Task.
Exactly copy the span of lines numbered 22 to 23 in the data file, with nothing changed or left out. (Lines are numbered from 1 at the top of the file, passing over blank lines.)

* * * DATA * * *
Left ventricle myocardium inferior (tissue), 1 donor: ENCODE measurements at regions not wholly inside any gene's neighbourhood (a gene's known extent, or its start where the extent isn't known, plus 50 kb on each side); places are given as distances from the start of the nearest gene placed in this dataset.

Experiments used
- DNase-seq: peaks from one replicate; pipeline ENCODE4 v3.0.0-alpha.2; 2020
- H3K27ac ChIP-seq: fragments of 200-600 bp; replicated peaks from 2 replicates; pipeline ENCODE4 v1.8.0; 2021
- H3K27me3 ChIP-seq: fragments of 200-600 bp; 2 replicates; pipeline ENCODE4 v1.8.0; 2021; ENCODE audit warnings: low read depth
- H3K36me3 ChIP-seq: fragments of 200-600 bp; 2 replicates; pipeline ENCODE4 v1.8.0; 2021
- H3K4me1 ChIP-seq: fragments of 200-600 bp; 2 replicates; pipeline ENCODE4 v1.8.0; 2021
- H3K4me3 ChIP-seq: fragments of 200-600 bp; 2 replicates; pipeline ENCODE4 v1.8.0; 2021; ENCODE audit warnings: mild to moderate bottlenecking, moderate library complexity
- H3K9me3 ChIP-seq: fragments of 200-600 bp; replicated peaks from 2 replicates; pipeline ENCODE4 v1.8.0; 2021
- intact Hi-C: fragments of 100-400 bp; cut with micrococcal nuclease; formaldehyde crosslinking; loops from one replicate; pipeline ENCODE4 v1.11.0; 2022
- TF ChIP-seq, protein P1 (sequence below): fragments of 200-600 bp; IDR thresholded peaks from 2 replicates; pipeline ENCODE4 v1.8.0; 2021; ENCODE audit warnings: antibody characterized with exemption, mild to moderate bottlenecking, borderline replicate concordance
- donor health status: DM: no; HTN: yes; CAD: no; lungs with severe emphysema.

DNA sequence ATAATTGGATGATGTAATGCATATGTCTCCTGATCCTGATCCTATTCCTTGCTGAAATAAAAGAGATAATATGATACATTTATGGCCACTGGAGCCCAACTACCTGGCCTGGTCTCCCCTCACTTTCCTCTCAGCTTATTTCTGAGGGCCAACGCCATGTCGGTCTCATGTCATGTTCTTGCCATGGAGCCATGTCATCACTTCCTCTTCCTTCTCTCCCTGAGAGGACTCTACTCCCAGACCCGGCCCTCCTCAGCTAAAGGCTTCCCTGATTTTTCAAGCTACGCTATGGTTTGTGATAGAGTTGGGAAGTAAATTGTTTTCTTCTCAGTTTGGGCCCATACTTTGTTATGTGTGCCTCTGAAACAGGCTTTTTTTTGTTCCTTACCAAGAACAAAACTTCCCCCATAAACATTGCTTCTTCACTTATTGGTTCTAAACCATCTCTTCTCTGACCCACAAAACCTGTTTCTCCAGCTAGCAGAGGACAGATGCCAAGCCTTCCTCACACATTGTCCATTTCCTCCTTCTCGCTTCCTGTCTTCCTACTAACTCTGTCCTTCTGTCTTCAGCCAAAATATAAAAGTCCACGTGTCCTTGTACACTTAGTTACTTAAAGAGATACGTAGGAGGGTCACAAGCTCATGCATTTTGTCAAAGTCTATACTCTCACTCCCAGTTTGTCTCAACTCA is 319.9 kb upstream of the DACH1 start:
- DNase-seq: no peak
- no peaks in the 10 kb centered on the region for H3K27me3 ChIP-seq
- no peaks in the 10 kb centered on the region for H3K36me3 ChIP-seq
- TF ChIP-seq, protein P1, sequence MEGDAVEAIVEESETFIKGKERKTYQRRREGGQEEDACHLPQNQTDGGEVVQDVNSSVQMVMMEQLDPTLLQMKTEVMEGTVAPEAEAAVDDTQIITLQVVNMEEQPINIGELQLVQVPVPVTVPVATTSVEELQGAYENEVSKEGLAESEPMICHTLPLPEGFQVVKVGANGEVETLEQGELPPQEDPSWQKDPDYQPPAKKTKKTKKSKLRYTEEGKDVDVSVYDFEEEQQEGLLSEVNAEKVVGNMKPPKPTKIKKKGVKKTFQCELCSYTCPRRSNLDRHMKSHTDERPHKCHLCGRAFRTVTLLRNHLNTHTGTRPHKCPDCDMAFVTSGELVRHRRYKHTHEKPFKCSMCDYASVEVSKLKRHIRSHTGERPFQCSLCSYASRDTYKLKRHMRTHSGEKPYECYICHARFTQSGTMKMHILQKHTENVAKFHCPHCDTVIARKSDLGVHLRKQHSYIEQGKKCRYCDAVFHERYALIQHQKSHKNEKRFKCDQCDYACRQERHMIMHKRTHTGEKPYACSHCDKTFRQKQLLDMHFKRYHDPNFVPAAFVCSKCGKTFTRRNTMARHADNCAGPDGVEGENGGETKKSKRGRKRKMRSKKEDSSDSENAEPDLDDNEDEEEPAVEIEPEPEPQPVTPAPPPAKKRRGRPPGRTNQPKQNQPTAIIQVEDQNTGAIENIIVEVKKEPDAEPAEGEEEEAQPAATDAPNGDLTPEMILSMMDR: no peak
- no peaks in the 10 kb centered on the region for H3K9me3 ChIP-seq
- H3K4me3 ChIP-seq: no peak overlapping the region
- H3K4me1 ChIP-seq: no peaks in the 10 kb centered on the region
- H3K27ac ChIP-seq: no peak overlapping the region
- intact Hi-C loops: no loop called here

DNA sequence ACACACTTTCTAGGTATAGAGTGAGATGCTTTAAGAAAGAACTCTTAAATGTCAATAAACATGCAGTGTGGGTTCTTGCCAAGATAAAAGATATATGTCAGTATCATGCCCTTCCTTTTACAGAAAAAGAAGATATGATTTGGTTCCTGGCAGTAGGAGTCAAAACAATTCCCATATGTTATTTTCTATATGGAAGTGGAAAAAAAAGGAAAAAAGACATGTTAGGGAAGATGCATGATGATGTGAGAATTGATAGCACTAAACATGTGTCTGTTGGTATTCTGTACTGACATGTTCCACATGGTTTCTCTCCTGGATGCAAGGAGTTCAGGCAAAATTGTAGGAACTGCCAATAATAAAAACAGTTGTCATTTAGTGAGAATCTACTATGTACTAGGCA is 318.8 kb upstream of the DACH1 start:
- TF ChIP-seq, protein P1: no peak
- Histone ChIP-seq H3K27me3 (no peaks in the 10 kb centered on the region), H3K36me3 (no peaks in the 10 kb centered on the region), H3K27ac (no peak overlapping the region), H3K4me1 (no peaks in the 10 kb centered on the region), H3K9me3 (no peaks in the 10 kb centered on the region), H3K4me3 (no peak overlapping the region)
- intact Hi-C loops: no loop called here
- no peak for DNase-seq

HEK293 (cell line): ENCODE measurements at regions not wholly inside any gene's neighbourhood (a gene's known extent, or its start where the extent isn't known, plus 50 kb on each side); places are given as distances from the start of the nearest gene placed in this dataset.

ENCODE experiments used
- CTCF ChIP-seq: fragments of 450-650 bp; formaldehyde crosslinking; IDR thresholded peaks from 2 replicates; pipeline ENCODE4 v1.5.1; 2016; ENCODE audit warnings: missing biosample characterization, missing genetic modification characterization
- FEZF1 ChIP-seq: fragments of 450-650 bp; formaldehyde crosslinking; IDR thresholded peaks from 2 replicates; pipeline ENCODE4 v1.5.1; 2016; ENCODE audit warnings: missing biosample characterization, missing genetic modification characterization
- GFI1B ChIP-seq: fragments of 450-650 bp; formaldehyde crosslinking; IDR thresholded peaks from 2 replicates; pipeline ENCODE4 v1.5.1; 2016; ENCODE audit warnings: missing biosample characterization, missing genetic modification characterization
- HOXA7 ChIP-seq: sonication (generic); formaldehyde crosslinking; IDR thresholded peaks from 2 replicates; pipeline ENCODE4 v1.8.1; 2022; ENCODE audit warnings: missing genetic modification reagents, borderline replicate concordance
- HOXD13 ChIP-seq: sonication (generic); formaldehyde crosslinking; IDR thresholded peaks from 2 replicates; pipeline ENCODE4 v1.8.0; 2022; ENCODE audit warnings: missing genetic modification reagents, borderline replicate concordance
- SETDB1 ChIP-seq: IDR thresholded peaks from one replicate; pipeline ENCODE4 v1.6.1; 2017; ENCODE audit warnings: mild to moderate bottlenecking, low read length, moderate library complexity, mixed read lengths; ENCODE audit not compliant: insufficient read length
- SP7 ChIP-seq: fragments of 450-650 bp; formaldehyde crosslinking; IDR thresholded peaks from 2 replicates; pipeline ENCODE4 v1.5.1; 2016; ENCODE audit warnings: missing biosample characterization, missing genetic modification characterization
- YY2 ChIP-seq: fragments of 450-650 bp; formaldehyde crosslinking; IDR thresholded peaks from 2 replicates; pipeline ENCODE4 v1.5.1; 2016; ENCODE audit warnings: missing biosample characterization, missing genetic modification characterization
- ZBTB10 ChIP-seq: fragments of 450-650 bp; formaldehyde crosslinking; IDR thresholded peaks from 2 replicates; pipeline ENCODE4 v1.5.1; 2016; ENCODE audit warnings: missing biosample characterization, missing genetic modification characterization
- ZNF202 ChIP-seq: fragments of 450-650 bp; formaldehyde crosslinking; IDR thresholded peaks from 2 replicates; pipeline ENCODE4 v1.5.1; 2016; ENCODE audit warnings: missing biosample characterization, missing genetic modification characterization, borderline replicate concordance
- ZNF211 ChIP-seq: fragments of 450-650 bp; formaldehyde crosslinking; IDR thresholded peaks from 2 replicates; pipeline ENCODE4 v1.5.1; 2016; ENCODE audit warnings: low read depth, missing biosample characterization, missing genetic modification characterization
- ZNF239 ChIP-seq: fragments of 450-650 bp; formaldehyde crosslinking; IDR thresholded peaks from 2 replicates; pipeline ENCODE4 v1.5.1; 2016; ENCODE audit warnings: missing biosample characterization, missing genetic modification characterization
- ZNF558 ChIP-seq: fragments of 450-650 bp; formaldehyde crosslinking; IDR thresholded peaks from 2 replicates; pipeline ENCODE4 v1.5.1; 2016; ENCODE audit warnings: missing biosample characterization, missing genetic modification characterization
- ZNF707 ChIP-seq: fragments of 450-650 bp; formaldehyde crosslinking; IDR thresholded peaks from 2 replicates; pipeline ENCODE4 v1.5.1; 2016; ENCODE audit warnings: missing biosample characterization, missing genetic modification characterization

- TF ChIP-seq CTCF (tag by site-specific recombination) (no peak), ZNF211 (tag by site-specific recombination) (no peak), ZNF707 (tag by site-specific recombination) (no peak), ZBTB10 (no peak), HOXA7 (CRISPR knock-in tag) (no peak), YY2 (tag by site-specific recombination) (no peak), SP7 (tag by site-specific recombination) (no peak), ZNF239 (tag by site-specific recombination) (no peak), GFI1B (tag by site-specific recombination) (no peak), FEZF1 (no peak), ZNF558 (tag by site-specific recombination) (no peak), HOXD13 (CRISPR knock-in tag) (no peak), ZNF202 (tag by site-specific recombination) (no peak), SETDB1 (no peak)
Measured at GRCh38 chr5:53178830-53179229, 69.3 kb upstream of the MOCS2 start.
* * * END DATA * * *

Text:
- intact Hi-C loops: no loop called here

DNA sequence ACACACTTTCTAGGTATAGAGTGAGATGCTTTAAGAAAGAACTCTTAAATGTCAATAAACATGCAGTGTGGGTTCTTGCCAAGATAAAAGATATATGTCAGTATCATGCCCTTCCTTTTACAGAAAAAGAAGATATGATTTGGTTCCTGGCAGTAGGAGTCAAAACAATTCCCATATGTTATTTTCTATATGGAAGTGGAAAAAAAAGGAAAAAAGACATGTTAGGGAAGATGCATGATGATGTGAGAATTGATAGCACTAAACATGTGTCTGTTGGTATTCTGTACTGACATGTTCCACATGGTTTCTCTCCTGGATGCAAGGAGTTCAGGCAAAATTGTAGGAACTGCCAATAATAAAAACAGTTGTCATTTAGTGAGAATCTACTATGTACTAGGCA is 318.8 kb upstream of the DACH1 start: